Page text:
Achieving synergy with a co-founder necessitates the art of discerning when to acquiesce and when to assert. The correlation between martial arts and expeditious company growth may not be empirically established, yet for Ranil Piyaratna, the co-creator of Human Bees, a staffing enterprise based in Lathrop, California, that secured the top rank on the 2021 Inc. 5000 list, martial arts offered invaluable lessons. Piyaratna recounts that during the inception of their company in 2017, both he and his co-founder, Geetesh Goyal, were firmly convinced that an in-depth understanding of each other’s domains was imperative for sound decision-making. In instances where a salesperson’s performance faltered, protracted debates ensued, depleting precious resources.
However, the sustainability of this approach came into question as the company experienced rapid expansion in 2019. This juncture prompted Piyaratna, aged 44, to seek an alternative paradigm for co-leadership. The solution emerged from the realm of tai chi, a meditative martial art that he had diligently practiced since his late twenties.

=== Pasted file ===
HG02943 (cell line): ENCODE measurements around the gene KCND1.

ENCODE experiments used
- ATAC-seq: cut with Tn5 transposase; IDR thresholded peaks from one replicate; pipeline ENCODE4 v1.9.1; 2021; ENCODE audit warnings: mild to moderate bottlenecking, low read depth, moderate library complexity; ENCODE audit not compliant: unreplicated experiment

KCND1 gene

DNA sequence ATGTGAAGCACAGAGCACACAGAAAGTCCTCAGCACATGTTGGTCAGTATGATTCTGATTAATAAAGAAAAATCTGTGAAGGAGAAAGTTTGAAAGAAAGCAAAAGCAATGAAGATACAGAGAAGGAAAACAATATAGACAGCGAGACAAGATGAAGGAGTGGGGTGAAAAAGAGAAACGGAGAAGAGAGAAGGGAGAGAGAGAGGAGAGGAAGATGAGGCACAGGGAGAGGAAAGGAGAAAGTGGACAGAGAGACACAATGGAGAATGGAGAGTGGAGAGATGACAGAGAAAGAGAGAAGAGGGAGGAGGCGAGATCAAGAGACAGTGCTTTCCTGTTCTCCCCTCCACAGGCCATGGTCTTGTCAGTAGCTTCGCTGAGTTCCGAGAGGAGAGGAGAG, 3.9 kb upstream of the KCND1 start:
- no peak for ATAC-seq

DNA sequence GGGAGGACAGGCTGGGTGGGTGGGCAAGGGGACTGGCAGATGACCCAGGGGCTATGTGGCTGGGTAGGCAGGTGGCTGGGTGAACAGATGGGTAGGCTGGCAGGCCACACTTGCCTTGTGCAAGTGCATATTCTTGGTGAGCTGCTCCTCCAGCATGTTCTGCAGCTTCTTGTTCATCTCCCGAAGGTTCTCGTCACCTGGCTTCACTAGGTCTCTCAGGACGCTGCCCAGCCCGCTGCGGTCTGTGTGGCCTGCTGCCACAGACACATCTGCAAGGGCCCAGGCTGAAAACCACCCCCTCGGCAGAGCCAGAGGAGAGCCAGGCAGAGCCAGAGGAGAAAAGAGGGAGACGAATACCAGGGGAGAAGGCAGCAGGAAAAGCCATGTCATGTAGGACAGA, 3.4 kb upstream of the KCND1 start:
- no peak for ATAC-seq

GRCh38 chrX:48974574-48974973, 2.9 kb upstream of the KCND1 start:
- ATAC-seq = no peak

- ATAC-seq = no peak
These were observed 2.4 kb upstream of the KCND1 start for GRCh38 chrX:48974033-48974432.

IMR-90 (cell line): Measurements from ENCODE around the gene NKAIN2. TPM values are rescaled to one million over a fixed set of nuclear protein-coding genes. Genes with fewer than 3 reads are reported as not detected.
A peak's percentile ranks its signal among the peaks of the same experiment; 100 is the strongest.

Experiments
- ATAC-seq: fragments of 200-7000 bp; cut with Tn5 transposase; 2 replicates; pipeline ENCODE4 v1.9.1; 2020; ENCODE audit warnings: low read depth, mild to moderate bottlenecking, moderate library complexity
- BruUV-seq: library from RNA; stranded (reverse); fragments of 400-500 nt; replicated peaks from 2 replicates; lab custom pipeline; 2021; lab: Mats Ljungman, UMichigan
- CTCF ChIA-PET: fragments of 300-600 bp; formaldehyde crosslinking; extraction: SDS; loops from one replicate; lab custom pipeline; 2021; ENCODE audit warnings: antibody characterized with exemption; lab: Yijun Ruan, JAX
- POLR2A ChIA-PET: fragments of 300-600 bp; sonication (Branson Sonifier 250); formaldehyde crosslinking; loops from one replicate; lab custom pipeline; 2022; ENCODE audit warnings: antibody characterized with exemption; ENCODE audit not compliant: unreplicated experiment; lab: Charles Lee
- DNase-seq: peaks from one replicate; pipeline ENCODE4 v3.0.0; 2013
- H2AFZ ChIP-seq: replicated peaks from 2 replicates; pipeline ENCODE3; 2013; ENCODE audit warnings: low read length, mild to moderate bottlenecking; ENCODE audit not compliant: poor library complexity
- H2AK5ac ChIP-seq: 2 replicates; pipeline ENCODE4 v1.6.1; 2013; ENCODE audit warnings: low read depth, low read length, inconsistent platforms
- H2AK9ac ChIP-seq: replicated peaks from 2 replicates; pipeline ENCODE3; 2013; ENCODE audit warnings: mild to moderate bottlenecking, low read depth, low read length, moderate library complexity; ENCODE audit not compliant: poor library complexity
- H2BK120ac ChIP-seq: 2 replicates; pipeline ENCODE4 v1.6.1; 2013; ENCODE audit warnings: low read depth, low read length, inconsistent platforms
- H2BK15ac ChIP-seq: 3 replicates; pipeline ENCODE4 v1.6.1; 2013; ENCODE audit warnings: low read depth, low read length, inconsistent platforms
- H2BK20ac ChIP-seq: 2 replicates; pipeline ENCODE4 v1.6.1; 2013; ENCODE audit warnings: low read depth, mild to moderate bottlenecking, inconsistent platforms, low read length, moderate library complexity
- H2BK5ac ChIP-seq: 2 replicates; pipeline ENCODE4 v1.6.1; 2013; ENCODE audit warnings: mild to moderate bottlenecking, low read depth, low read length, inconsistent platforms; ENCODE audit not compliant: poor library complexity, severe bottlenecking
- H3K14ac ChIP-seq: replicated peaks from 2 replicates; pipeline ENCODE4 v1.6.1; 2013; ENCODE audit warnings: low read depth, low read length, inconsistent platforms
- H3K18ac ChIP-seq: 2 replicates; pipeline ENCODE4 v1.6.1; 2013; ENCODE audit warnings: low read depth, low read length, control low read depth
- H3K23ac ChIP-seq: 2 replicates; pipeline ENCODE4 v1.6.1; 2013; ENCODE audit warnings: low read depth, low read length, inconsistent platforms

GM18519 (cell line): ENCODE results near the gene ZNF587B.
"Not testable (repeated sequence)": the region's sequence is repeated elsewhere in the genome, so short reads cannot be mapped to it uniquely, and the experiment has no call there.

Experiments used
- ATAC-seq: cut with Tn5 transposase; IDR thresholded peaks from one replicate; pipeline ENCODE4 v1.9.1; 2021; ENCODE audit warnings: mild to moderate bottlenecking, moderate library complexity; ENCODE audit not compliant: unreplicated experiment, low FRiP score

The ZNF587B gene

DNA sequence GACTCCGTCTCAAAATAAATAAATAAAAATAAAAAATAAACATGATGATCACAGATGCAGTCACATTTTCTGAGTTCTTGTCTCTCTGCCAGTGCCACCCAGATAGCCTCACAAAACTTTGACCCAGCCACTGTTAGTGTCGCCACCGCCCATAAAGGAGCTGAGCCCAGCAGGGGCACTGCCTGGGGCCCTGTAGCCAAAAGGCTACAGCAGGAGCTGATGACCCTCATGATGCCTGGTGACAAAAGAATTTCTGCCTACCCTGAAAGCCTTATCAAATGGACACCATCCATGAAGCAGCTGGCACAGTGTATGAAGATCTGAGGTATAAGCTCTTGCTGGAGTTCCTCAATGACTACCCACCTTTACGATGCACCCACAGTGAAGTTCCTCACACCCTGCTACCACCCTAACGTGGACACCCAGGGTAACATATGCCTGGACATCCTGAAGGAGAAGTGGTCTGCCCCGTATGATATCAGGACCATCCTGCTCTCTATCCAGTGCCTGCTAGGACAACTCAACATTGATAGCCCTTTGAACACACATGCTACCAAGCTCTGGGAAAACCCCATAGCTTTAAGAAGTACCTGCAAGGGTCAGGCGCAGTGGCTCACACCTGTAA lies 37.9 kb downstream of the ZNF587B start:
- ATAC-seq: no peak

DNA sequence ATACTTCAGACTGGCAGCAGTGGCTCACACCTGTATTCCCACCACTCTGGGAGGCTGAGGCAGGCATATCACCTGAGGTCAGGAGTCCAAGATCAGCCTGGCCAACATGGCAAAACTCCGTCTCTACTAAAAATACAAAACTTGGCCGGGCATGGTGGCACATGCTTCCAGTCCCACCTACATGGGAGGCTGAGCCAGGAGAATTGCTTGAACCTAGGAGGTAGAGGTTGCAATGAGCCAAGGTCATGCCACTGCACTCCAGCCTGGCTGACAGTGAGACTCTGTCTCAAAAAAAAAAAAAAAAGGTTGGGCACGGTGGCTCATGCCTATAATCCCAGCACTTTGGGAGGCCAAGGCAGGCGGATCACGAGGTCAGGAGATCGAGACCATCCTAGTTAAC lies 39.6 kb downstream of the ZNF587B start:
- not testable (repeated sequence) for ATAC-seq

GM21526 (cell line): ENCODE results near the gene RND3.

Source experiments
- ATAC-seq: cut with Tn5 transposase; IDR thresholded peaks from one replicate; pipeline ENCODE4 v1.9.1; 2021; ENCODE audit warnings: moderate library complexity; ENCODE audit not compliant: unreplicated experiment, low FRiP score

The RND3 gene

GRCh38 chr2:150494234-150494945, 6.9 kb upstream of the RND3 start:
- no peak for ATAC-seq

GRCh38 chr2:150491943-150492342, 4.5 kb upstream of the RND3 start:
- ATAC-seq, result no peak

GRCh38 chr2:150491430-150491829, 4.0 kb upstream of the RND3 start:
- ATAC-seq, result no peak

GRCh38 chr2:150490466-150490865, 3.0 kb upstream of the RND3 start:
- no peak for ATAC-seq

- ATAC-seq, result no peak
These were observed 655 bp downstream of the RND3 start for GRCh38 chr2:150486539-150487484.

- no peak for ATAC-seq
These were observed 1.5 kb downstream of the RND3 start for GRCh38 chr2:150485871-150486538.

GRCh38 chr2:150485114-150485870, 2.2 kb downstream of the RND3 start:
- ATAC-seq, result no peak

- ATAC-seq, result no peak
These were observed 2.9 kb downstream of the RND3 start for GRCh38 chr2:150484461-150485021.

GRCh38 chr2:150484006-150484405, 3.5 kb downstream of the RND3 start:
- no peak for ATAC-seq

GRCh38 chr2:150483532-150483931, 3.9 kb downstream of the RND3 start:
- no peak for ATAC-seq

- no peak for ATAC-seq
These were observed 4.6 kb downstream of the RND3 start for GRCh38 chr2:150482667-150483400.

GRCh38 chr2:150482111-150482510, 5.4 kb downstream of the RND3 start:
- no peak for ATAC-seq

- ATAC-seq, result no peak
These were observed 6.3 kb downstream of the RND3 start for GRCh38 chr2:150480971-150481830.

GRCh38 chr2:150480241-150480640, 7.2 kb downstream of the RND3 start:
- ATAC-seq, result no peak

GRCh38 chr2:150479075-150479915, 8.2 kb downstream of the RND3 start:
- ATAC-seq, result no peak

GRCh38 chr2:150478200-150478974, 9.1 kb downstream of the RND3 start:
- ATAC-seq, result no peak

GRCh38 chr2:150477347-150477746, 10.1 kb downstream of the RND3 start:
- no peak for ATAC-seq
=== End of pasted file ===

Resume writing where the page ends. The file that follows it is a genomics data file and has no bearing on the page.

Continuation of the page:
“Incorporating insights from tai chi, I acquired the art of yielding and discerning when to stand firm,” he reflects. “In the context of a business partnership, it is imperative to selectively engage in conflicts, choosing the opportune moments to concede when one party exhibits fervor for a particular stance.”
Ultimately, consensus was reached between the co-founders, with the 45-year-old Goyal assuming the mantle of a bona fide CEO, overseeing sales and recruitment, while Piyaratna undertook the responsibilities of a CFO, steering financial and back-office decisions. Evidently, their collaborative efforts in refining their partnership, which Goyal describes as embodying the principles of ‘yin and yang,’ have yielded substantial dividends. Following their inclusion in the Inc. 5000, the company’s sales figures surged to an unprecedented zenith, reaching a remarkable $100 million milestone in 2022.